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philippines UNISAN, QUEZON PUP by: NILO ISAAC BUHAT WAGAGAG BOOM.

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Published on Oct 6, 2013

the ceremony where people are united in marriage. Wedding traditions and customs vary greatly between cultures, ethnic groups, religions, countries, and social classes. Most wedding ceremonies involve an exchange of wedding vows by the couple, presentation of a gift (offering, ring(s), symbolic item, flowers, money), and a public proclamation of marriage by an authority figure or leader. Special wedding garments are often worn, and the ceremony is sometimes followed by a wedding reception. Music, poetry, prayers or readings from religious texts or literature are also commonly incorporated into the ceremony.

A number of cultures have adopted the traditional Western custom of the white wedding, in which a bride wears a white wedding dress and veil. This tradition was popularized through the wedding of Queen Victoria. Some say Victoria's choice of a white gown may have simply been a sign of extravagance, but may have also been influenced by the values she held which emphasized sexual purity.[1] Within the modern 'white wedding' tradition, a white dress and veil are unusual choices for a woman's second or subsequent wedding. The notion that a white gown might symbolize sexual purity has been long abandoned, and is criticized by etiquette writers like Judith Martin as distasteful.[2]
The use of a wedding ring has long been part of religious weddings in Europe and America, but the origin of the tradition is unclear. One possibility is the Roman belief in the Vena Amoris, which was believed to be a blood vessel that ran from the fourth finger (ring finger) directly to the heart, thus when a couple wore rings on this finger their hearts were connected.[3] Historians like Vicki Howard point out that belief in the "ancient" quality of the practice are most likely a modern invention.[4] "Double ring" ceremonies are also a modern practice, a groom's wedding band not appearing in the United States until the early 20th century.[5]
The wedding is often followed by a reception or wedding breakfast, in which the rituals may include speeches from the groom, best man, father of the bride and possibly the bride,[6] the newlyweds first dance as a couple, and the cutting of an elegant wedding cake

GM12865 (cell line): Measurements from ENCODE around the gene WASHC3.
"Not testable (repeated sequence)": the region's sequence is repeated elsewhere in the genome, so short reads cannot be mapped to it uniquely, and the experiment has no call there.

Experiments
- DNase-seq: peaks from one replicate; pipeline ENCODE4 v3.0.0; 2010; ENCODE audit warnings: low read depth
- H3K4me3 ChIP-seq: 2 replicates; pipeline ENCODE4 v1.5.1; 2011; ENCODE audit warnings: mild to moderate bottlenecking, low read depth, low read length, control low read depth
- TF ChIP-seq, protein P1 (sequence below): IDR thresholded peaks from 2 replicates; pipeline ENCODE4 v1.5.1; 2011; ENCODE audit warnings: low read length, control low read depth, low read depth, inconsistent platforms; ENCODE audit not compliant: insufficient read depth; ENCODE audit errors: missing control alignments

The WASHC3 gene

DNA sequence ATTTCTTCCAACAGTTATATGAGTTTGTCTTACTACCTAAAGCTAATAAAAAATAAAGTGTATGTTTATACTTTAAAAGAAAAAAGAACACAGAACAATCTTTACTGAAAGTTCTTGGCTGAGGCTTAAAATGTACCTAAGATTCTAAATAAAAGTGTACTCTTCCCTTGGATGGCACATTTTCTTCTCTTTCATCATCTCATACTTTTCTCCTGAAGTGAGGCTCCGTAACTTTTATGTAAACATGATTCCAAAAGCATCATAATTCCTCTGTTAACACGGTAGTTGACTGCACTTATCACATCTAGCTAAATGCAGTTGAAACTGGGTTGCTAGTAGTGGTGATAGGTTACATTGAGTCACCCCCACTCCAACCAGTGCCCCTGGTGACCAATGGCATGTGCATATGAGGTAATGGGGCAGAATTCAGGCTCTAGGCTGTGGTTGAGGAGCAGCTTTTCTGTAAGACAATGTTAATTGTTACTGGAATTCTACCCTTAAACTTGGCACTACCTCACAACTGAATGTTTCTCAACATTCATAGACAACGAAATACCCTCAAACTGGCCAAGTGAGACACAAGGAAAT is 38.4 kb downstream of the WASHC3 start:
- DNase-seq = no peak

Most religions recognize a lifelong union with established ceremonies and rituals. Some religions permit polygamous marriages or same-sex marriages.
Many Christian faiths emphasize the raising of children as a priority in a marriage. In Judaism, marriage is so important that remaining unmarried is deemed unnatural.[citation needed] Islam also recommends marriage highly; among other things, it helps in the pursuit of spiritual perfection.[citation needed] The Bahá'í Faith sees marriage as a foundation of the structure of society, and considers it both a physical and spiritual bond that endures into the afterlife.[13] Hinduism sees marriage as a sacred duty that entails both religious and social obligations.[citation needed] By contrast, Buddhism does not encourage or discourage marriage, although it does teach how one might live a happily married life and emphasizes that marital vows are not to be taken lightly[citation needed].
Different religions have different beliefs as regards the breakup of marriage. For example, the Roman Catholic Church believes that marriage is a sacrament and a valid marriage between two baptized persons cannot be broken by any other means than death. This means that civil divorcés cannot remarry in a Catholic marriage while their spouse is alive. In the area of nullity, religions and the state often apply different rules. A couple, for example, may begin the process to have their marriage annulled by the Catholic Church only after they are no longer married in the eyes of the civil authority.

Most Christian churches give some form of blessing to a marriage; the wedding ceremony typically includes some sort of pledge by the community to support the couple's relationship. A church wedding is a ceremony presided over by a Christian priest or pastor. Ceremonies are based on reference to God, and are frequently embodied into other church ceremonies such as Mass.[14]
Customs may vary widely between denominations. In the Roman Catholic Church "Holy Matrimony" is considered to be one of the seven sacraments, in this case one that the spouses bestow upon each other in front of a priest and members of the community as witnesses. As with all sacraments, it is seen as having been instituted by Jesus himself (see Gospel of Matthew 19:1-2, Catechism of the Catholic Church §1614-1615). In the Eastern Orthodox Church, it is one of the Mysteries, and is seen as an ordination and a martyrdom. The wedding ceremony of Saint Thomas Christians, an ethnoreligious group of Christians in India incorporate elements from Hindu, Jewish and Christian weddings.

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